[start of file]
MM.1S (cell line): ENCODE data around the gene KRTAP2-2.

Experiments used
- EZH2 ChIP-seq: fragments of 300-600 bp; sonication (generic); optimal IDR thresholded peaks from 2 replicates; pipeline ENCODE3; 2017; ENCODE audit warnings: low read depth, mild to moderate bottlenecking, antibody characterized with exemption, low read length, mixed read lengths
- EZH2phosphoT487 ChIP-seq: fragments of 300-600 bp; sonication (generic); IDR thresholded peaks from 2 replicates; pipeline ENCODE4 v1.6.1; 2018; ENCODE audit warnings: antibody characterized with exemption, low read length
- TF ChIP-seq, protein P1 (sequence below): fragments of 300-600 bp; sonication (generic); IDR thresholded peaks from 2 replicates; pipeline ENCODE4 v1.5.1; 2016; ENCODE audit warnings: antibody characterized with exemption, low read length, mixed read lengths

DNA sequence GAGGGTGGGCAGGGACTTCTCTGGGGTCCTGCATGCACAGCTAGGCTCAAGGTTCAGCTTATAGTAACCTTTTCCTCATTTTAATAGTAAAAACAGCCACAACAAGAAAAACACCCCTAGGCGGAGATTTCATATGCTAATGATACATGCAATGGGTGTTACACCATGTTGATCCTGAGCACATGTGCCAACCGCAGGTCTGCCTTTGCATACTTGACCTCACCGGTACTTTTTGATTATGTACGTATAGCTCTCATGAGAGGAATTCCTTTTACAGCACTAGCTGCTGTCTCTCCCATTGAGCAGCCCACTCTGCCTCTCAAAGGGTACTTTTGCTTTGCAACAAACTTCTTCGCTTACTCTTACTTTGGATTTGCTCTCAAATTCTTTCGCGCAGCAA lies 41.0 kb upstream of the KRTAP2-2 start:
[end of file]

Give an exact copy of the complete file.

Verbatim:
MM.1S (cell line): ENCODE data around the gene KRTAP2-2.

Experiments used
- EZH2 ChIP-seq: fragments of 300-600 bp; sonication (generic); optimal IDR thresholded peaks from 2 replicates; pipeline ENCODE3; 2017; ENCODE audit warnings: low read depth, mild to moderate bottlenecking, antibody characterized with exemption, low read length, mixed read lengths
- EZH2phosphoT487 ChIP-seq: fragments of 300-600 bp; sonication (generic); IDR thresholded peaks from 2 replicates; pipeline ENCODE4 v1.6.1; 2018; ENCODE audit warnings: antibody characterized with exemption, low read length
- TF ChIP-seq, protein P1 (sequence below): fragments of 300-600 bp; sonication (generic); IDR thresholded peaks from 2 replicates; pipeline ENCODE4 v1.5.1; 2016; ENCODE audit warnings: antibody characterized with exemption, low read length, mixed read lengths

DNA sequence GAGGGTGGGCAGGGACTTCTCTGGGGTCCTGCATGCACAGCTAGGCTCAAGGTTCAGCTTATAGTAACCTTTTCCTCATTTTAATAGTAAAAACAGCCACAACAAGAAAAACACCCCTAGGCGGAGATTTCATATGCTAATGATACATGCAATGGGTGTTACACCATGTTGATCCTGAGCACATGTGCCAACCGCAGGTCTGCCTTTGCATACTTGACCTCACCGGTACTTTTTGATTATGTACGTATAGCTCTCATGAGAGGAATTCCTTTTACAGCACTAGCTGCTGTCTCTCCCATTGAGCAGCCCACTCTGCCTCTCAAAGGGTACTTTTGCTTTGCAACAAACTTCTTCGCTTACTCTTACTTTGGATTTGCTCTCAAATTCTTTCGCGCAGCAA lies 41.0 kb upstream of the KRTAP2-2 start: